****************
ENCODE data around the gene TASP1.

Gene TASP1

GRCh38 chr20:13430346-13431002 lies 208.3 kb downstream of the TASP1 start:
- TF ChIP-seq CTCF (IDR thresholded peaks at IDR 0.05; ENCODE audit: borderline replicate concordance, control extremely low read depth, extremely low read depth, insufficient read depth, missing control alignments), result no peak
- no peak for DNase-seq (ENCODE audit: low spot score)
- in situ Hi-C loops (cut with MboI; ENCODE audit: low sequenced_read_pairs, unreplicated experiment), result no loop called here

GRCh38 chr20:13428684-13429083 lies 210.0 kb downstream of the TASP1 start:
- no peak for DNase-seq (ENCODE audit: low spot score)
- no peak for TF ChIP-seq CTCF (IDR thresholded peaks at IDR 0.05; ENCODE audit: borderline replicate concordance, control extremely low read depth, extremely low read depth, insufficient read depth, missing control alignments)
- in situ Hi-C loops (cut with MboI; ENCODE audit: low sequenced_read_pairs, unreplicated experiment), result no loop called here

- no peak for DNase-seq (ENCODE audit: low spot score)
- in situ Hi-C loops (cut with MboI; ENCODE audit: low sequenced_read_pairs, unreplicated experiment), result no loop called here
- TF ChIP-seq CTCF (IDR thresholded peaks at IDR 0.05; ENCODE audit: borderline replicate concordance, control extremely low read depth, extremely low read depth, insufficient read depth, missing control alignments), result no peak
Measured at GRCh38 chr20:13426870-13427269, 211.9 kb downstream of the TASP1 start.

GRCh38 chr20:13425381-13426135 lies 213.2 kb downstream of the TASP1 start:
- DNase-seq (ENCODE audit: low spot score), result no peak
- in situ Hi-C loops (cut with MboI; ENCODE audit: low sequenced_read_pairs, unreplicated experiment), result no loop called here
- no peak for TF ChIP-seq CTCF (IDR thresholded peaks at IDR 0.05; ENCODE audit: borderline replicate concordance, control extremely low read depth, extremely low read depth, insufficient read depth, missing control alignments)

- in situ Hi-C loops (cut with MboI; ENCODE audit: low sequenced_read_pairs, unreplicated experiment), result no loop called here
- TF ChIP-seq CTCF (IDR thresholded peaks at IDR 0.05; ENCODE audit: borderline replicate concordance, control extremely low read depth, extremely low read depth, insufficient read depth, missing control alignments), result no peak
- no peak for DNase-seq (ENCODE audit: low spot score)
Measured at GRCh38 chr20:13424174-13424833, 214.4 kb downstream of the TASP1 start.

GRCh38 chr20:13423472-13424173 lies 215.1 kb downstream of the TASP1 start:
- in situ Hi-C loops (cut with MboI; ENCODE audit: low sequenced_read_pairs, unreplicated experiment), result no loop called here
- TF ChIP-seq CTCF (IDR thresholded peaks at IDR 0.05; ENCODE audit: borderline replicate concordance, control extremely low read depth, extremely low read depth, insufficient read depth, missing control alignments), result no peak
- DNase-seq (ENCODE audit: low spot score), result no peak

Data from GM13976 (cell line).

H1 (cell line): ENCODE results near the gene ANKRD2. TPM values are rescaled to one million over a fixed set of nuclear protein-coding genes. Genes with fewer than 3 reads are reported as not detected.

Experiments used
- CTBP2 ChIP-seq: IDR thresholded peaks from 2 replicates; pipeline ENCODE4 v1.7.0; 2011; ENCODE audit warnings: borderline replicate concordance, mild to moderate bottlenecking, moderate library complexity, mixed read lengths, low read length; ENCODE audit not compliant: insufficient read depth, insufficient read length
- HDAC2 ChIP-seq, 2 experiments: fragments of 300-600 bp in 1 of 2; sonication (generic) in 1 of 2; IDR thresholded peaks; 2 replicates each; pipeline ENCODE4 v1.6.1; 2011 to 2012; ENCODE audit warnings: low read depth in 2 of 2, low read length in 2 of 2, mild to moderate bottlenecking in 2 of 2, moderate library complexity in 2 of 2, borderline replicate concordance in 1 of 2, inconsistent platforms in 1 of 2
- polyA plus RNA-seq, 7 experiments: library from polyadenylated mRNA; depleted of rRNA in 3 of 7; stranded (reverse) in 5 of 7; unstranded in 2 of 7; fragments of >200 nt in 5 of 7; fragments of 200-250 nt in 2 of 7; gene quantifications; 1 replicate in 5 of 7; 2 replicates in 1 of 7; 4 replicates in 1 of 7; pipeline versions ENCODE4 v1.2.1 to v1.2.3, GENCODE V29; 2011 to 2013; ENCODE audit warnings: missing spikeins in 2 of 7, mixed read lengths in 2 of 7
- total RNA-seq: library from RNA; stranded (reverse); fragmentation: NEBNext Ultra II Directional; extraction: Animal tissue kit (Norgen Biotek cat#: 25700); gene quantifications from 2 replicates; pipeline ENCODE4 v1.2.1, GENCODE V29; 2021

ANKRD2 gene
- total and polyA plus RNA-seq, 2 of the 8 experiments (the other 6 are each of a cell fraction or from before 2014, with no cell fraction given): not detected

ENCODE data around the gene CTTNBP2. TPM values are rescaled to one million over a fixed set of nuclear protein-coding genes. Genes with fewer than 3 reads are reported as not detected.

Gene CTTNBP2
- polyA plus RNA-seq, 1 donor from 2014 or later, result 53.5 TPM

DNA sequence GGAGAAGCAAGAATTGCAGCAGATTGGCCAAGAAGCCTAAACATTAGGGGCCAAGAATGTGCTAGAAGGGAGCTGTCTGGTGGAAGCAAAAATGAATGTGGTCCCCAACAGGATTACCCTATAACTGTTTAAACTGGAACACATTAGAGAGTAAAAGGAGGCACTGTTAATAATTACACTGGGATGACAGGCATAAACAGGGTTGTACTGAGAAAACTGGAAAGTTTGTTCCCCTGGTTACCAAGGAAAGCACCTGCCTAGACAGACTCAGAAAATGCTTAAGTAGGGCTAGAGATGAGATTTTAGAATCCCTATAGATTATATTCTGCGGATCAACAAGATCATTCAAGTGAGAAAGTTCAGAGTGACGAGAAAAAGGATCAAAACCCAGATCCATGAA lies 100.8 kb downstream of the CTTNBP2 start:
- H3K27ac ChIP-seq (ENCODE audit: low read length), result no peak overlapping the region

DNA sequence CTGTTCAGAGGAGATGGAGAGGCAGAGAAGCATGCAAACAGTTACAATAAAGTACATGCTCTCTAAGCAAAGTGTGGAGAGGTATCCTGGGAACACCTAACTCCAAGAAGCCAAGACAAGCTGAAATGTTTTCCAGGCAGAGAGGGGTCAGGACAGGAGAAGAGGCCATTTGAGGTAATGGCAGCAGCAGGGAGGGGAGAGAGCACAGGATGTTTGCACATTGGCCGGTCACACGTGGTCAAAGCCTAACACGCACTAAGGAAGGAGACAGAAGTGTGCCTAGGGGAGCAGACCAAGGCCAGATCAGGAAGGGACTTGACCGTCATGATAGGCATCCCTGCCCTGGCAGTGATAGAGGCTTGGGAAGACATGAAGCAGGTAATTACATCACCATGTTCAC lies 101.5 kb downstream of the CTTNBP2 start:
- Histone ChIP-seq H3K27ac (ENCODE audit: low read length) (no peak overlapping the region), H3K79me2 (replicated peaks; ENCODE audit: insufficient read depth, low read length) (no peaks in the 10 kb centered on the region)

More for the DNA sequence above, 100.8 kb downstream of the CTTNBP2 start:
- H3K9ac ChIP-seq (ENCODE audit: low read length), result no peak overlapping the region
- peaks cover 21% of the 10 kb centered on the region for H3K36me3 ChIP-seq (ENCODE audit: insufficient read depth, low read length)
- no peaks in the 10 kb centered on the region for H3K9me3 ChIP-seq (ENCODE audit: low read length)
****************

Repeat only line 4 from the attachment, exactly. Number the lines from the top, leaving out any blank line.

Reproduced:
- TF ChIP-seq CTCF (IDR thresholded peaks at IDR 0.05; ENCODE audit: borderline replicate concordance, control extremely low read depth, extremely low read depth, insufficient read depth, missing control alignments), result no peak